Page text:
Grant famously forbade his players from wearing gloves or overcoats and banned heaters on the sideline. In those days visiting teams shared the same sideline as the Vikings.

“I’d look over and their players would all be huddled around the heater,” he said. “Well, our players weren’t doing that. They were watching the field and hoping to get into the game to get warmer.”

While there was a practical method to Grant’s madness, it ultimately was psychological gamesmanship that established the Vikings as masters of their polar domain.

No surprise the Rams, from warm, sunny southern California were 0-3 in playoff games at the Met.

“You can put so many clothes on that you’re encumbered,” Grant noted. “The cold was not something we wanted to think about. You shouldn’t be in the locker room wasting time deciding what you’re going to wear. Wear the same stuff. Go out and be cold but show you can play and function in cold weather.

“Some people have a greater tolerance because of discomfort. We proved you can do that.”

Vikings offensive coordinator Norv Turner said he would try not to let the conditions affect his play calling against Seattle’s vaunted defense. The wind might feel harsh but it is not expected to be gusting. And there is no precipitation in the forecast.

“I’ve been fortunate, through the years, to have games like this where we’ve thrown the ball pretty well and been pretty aggressive,” Turner said. “I think you’ve got to go play, and you’ve got to run your offense.”

Seahawks coach Pete Carroll, whose first NFL coaching job was as a Grant assistant with the Vikings in 1985, knows harsh Minnesota weather.

“I was living there where 17 straight days went by and the temperature never got above zero,” Carroll recalled. “You’ve just to get mentally right about it. For us it doesn’t matter where we’re playing, who we’re playing, we’re going to go out and play the game we’re capable of.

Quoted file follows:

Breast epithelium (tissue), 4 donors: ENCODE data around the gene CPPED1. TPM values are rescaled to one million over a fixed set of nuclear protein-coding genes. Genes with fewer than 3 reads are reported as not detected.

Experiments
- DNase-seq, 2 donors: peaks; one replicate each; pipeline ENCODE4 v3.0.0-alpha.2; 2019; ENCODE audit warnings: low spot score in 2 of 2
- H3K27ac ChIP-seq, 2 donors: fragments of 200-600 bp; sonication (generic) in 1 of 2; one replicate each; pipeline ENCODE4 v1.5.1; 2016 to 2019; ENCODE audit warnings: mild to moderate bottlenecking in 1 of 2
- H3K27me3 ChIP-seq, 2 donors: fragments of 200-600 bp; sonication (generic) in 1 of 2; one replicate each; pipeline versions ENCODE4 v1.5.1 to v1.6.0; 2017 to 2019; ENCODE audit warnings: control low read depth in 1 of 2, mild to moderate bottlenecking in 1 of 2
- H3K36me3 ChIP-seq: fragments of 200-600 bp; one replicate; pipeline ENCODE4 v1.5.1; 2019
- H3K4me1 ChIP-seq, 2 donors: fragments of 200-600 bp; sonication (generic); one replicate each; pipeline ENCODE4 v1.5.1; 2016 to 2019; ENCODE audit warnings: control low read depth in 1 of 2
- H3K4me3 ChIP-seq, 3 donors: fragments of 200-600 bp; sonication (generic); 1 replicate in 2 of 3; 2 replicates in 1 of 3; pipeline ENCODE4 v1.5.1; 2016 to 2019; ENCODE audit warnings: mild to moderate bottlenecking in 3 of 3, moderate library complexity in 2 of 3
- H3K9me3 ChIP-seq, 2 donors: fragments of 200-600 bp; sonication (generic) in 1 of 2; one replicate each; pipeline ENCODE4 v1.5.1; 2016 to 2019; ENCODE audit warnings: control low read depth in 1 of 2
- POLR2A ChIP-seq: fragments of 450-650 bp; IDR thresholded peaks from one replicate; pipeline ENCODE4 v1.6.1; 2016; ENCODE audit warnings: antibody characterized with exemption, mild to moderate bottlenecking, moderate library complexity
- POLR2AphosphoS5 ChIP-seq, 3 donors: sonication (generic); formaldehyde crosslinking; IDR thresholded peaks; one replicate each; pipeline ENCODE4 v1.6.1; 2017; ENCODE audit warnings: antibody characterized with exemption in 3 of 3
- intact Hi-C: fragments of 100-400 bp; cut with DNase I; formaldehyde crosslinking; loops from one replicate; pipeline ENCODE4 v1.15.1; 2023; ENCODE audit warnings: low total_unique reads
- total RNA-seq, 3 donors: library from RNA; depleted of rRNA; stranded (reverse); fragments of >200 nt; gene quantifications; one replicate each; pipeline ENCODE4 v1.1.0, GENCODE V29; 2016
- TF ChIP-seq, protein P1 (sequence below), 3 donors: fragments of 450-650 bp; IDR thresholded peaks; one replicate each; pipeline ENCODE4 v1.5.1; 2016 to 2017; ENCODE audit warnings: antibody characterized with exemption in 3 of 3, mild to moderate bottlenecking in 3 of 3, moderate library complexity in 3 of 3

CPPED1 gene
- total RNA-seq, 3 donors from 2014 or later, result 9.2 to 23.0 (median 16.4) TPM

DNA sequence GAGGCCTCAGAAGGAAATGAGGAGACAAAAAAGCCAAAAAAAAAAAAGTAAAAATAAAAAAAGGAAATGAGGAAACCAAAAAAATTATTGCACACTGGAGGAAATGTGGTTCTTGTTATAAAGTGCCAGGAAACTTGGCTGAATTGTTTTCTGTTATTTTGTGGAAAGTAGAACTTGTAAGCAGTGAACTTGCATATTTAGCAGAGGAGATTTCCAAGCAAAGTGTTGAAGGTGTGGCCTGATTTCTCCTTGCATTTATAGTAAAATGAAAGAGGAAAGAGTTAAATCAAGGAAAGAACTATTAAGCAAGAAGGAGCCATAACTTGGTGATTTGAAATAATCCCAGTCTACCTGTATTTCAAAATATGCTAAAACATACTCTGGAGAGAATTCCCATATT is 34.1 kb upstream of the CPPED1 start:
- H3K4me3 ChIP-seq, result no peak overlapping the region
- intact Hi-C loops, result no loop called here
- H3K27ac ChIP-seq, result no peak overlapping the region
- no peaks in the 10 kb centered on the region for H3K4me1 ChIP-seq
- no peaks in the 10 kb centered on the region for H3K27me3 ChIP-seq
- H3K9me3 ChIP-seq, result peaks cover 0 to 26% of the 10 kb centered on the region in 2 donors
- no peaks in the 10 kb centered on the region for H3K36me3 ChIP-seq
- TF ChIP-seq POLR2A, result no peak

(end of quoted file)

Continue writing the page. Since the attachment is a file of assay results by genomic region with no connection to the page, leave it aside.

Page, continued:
“If the conditions are such, we have no control over any of those factors so we don’t try to control them.”

Three decades ago, Collinsworth was unprepared for what the Bengals and Chargers confronted. He grew up in Florida, played college ball at the University of Florida and does not remember playing a game below 32 degrees until “The Freezer Bowl.”

“Anybody who thinks this game (Vikings-Seahawks) is not going to be impacted by the weather, they’re nuts,” Collinsworth said. “I wore gloves I’d never worn before. More layers. The first time I was hit was like taking a sledgehammer to a mirror. It was like pieces of me fell on that field.”

The wind was the deciding factor in that AFC championship day.

Chargers quarterback Dan Fouts led the league in passing in 1981 on the strength of a dynamic downfield passing game. With icicles in his beard, Fouts struggled with his accuracy, throwing for just 185 yards with two interceptions.

Meanwhile, Bengals quarterback Ken Anderson was a consistently accurate passer renowned for throwing tight spirals. He pierced the wind and completed 14 of 22 passes for 161 yards and a pair of touchdowns.

“If you can never feel comfortable, it will be a factor,” Collinsworth said.

Comfort at TCF Bank Stadium will be in the snow bibs of the beholder.